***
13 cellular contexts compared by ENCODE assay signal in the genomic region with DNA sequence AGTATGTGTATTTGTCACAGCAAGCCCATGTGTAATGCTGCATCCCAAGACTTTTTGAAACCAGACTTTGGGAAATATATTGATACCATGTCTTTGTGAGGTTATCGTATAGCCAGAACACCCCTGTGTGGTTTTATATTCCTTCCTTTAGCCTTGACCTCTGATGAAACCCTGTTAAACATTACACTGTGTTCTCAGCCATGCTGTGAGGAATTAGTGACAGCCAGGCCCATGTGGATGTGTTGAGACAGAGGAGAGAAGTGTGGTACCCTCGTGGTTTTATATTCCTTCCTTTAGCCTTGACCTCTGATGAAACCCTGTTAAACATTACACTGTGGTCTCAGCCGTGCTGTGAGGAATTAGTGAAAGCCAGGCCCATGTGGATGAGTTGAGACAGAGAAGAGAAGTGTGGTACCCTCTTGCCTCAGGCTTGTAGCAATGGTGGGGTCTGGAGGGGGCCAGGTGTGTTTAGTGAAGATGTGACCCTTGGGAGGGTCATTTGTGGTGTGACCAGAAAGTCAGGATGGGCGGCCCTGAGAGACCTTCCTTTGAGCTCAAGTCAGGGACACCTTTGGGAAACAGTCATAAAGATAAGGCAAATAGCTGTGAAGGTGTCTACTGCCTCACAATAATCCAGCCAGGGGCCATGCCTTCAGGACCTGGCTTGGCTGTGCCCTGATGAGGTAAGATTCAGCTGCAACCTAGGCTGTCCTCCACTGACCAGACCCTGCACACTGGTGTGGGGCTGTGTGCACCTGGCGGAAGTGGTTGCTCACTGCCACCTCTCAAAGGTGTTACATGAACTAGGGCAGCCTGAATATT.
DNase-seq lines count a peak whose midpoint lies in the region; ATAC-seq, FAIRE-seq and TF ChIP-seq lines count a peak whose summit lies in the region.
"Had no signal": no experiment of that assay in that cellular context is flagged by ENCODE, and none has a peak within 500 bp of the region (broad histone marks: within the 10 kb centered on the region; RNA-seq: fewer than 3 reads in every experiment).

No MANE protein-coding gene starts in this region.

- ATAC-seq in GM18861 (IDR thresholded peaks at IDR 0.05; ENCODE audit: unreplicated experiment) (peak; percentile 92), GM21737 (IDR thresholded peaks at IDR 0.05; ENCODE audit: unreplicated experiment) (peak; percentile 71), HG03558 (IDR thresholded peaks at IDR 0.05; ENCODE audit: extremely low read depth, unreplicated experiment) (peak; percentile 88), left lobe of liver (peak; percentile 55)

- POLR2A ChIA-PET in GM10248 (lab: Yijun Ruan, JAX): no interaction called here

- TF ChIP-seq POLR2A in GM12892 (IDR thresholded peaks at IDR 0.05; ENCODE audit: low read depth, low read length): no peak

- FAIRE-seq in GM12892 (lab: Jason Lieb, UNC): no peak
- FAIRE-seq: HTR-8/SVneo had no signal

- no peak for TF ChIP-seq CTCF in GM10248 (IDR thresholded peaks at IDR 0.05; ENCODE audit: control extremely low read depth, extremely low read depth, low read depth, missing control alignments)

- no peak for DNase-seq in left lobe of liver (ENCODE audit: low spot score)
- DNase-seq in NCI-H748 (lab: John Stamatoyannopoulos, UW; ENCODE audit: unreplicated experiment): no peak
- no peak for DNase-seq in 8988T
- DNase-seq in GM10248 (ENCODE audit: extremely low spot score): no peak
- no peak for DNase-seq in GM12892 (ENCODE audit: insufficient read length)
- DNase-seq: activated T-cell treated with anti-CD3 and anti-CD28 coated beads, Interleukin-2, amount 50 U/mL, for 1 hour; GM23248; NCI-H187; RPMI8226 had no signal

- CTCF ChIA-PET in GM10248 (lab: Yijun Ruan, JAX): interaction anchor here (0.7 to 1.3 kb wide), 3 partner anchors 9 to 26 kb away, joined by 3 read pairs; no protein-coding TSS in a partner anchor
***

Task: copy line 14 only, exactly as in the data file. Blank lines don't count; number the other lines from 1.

- DNase-seq in GM10248 (ENCODE audit: extremely low spot score): no peak